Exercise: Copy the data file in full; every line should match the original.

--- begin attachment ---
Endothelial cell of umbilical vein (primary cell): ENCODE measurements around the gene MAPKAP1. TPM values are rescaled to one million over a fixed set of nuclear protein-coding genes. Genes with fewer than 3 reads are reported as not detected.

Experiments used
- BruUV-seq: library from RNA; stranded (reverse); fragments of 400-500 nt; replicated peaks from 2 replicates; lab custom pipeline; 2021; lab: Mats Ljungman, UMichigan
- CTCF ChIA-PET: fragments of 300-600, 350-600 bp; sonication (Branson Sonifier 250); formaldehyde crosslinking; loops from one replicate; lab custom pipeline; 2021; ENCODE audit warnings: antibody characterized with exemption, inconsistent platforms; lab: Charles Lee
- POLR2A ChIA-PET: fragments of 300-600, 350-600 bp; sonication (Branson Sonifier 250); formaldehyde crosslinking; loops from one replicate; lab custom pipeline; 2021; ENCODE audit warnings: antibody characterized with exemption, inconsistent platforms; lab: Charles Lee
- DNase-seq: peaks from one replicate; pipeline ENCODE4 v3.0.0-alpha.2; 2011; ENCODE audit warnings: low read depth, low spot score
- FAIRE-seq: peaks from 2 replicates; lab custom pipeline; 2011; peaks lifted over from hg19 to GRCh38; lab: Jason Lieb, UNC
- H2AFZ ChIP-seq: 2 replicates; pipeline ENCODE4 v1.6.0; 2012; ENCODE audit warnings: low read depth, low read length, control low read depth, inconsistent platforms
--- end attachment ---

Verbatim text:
Endothelial cell of umbilical vein (primary cell): ENCODE measurements around the gene MAPKAP1. TPM values are rescaled to one million over a fixed set of nuclear protein-coding genes. Genes with fewer than 3 reads are reported as not detected.

Experiments used
- BruUV-seq: library from RNA; stranded (reverse); fragments of 400-500 nt; replicated peaks from 2 replicates; lab custom pipeline; 2021; lab: Mats Ljungman, UMichigan
- CTCF ChIA-PET: fragments of 300-600, 350-600 bp; sonication (Branson Sonifier 250); formaldehyde crosslinking; loops from one replicate; lab custom pipeline; 2021; ENCODE audit warnings: antibody characterized with exemption, inconsistent platforms; lab: Charles Lee
- POLR2A ChIA-PET: fragments of 300-600, 350-600 bp; sonication (Branson Sonifier 250); formaldehyde crosslinking; loops from one replicate; lab custom pipeline; 2021; ENCODE audit warnings: antibody characterized with exemption, inconsistent platforms; lab: Charles Lee
- DNase-seq: peaks from one replicate; pipeline ENCODE4 v3.0.0-alpha.2; 2011; ENCODE audit warnings: low read depth, low spot score
- FAIRE-seq: peaks from 2 replicates; lab custom pipeline; 2011; peaks lifted over from hg19 to GRCh38; lab: Jason Lieb, UNC
- H2AFZ ChIP-seq: 2 replicates; pipeline ENCODE4 v1.6.0; 2012; ENCODE audit warnings: low read depth, low read length, control low read depth, inconsistent platforms